In today’s Collect we turned to the “Almighty, ever-living God”. We turned to him because he “governs all things both in heaven and on earth. “Hear the pleading of your people”, we asked. And what is it God’s people are pleading for? “Bestow your peace on our times”. It bears repeating: “bestow your peace on our times”. This is the plea of our times. If we think of the world as a house, a house of many interlinked rooms, we can see that in this room or that there are fires – the fires of war. The fear, the danger, is that suddenly the whole house will be engulfed in one great conflagration.
And so we plead: “bestow your peace on our times”. Pour your dew on to hardened hearts. Extinguish the fires. This is Christian prayer. In the 3rd Eucharistic Prayer we ask for “the peace and salvation of all the world”. In the prayer after the Our Father: “Deliver us, Lord, we pray from every evil, graciously grant peace in our days”. “Grant us peace” we ry to the Lamb of God. In Christian language “peace” has many meanings, but it undoubtedly include the cessation of war, the end of mutual killings.
In the first reading we heard a famous story about the boy Samuel. According to Jewish tradition he was 12 at the time. He was living in the sanctuary at Shiloh, serving the priest Eli. And for the first time in his life he hears the voice of God. It’s the beginning of his mission. And the reading concluded: “Samuel grew up and the Lord was with him and let no word of his fall to the ground”. Because he had listened to the word, his word would have power.
It’s worth recalling Samuel. He stands tall in biblical history. He was the fruit of the prayers of his mother, Hannah, who was childless. The name “Samuel” means “asked for”. He was asked for by her, and he was given as an answer to the people of God. He was given at a moment when Israel was existentially threatened, as they say, by the Philistines. He appeared at a time of great change, when Israel was transitioning from a loose confederation of tribes to a united kingdom under one ruler. Samuel arose as a man of many roles: priest, judge, prophet, military leader. He proved both a man of God and a statesman. He would anoint Saul and, when Saul fell from grace, anoint David. And David would end the Philistine threat and be a king after God’s own heart. Samuel paved a way to peace.
“Bestow your peace on our times.” Our times, in turn, are times of change, of many wars, of Christians “existentially threatened” in many places. When Hannah prayed for a child and the people prayed for rescue, the Lord answered with a person. Today, we are not short of Philistines and Goliaths, of corrupt judges like the sons of Eli, nor of Saul-like leaders almost psychotic in their desire to destroy. May men and women of God, men and women of state, be given us. Hannah pleaded then, Mary pleads now, the Rosary is our connection to the prayer of Mary. Lord, “bestow peace on our times!” Send us Samuels!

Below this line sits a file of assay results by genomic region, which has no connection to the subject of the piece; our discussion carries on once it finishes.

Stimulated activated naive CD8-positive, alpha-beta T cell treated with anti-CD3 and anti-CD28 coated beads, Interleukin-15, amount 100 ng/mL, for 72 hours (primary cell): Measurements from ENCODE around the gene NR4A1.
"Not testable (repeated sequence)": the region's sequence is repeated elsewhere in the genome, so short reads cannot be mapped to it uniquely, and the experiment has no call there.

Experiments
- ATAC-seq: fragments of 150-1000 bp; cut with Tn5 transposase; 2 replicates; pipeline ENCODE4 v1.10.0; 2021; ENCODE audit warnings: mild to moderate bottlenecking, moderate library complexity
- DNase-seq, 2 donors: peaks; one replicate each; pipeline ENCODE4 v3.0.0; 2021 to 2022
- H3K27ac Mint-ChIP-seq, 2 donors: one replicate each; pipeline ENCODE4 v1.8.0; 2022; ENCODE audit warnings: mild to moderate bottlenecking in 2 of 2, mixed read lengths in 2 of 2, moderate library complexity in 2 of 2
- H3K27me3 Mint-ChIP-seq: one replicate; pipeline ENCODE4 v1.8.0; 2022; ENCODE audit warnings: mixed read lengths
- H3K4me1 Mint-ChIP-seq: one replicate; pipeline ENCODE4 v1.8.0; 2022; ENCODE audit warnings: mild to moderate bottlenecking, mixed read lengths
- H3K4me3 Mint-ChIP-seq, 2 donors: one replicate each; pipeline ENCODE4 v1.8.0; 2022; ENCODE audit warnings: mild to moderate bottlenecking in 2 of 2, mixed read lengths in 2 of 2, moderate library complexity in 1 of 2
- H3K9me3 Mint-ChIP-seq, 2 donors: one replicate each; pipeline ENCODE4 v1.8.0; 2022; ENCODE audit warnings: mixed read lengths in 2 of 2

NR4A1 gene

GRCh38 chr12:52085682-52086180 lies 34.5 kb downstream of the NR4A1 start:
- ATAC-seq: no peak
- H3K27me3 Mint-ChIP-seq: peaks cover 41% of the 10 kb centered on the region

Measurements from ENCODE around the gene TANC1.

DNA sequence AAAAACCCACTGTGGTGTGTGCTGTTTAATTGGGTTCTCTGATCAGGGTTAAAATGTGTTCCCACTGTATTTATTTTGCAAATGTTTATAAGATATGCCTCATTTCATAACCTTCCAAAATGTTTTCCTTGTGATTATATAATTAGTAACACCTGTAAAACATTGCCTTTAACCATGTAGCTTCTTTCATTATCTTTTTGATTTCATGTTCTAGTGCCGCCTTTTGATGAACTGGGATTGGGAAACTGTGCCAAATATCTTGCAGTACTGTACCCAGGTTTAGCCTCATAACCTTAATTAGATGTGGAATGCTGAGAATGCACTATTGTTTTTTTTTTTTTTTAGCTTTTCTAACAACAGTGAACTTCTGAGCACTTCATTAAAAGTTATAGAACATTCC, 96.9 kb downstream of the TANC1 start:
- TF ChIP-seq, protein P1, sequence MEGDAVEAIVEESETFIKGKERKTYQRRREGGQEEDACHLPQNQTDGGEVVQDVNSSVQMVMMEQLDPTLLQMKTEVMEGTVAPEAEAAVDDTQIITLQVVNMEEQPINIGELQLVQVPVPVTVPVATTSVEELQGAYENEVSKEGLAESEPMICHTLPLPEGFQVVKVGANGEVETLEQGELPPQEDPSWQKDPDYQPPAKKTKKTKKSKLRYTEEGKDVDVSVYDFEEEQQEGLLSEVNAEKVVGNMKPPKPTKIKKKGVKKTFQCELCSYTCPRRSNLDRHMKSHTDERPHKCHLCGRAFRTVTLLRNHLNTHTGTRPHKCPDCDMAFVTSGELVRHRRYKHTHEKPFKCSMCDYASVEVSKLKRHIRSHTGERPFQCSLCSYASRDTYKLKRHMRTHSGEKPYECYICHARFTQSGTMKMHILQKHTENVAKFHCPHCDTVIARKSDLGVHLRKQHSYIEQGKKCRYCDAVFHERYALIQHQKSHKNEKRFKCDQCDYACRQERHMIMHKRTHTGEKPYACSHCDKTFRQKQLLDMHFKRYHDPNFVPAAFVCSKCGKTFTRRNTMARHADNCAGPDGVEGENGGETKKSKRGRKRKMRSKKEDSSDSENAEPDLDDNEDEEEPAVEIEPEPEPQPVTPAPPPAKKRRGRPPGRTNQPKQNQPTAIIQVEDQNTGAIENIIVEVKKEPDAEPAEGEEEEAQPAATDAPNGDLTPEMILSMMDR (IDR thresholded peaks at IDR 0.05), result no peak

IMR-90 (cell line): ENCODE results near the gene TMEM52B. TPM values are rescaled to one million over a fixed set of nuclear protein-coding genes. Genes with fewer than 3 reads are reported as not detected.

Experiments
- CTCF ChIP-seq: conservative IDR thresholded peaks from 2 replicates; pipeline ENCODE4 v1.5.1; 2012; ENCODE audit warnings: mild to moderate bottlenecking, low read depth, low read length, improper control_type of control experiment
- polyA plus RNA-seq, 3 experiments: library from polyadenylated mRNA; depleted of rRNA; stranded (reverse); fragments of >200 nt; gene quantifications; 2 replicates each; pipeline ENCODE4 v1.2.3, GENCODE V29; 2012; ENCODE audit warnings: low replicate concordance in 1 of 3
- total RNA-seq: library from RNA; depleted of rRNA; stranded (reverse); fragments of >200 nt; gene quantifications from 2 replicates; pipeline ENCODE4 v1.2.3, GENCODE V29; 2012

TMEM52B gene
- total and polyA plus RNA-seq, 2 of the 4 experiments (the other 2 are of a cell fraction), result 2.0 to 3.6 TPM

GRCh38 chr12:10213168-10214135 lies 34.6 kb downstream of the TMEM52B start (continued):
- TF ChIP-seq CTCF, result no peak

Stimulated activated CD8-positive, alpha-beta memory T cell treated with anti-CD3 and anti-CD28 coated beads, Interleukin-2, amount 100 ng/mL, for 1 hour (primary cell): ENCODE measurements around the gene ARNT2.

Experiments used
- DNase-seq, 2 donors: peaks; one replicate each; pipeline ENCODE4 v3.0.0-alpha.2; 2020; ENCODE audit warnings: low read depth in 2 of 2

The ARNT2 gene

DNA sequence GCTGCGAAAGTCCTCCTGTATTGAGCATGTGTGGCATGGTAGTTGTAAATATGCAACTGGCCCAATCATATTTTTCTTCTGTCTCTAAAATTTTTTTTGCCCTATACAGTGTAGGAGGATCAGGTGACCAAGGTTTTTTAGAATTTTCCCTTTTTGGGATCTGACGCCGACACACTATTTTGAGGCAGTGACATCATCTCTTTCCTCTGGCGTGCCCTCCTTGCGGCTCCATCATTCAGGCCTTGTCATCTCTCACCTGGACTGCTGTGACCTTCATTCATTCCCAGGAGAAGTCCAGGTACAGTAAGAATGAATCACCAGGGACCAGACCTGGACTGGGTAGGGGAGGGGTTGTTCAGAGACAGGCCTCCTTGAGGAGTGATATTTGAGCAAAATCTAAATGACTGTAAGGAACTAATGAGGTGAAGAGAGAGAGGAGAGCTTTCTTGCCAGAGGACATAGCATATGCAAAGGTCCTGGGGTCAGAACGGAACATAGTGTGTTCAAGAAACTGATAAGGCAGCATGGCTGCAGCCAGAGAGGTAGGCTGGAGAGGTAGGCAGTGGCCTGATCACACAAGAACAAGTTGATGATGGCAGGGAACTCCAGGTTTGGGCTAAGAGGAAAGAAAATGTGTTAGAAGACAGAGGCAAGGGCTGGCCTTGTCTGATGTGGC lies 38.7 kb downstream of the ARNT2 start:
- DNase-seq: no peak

Then in the Gospel we jump a thousand years. We are on the banks of the River Jordan. John is baptising. Jesus walks by, now 30, hardly known, just baptised by John, anointed by the Holy Spirit, about to begin his messianic mission as Prophet, Priest and King, healer, exorcist, teacher, gatherer. And then and there the first disciples meet him: John, son of Zebedee, Andrew, Simon who is named Peter. Others follow. It was the springtime of Jesus life, and it was probably literally springtime, nature reflecting grace. Passover was not far away. And there would have been flock after flock of sheep and lambs being ferried over the Jordan to be headed for Jerusalem, to be slaughtered for the Passover meal. And the Baptist, seeing Jesus in the swirl of sheep, sees the true Lamb, the Lamb sent by God to take away the sins of the world and make peace. The Lamb who will be slain – it’s the fate of a lamb – and yet raised from death. The true Passover Lamb, who will free us from the slavery of sin and lead us to the true peace of reconciliation with God and one another. The true Lamb brings the fulness of peace. The Liturgy brings this to the fore especially in the prayers before Holy Communion, when Christ opens up for us the peace of his Body.
“Bestow your peace on our times”. This is a peace greater than all the un-peace of our times, all the “trouble” in our hearts. “Peace I leave with you”, said the Lamb at his Passover, “my peace I give you. Not as the world gives, do I give to you” (Jn 14:27). Yes, there are many kinds of peace, and we should pray constantly, fervently, for all the great Hebrew word “shalom” includes, pray for it wherever the fires of war are blazing and God’s lambs – the little ones – are especially suffering. But we pray precisely because we know there is a greater peace still that only Christ bestows and that can sustain even amid war, even in martyrdom. If Christ did not bring more than ordinary peace, he would have brought nothing. But he does bring more: “a peace that passes all understanding”, St Paul calls it (Phil 4:7), and that “guards…hearts and…minds in Christ Jesus” (ibid).
As Christians, we have responsibilities. As Christians, we have the power of Spirit-filled prayer. We have access to the Father. “Bestow your peace on our times” we pray as another year begins. Peace of every kind. Amen.
St Mary’s Cathedral, Aberdeen, 14 January 2024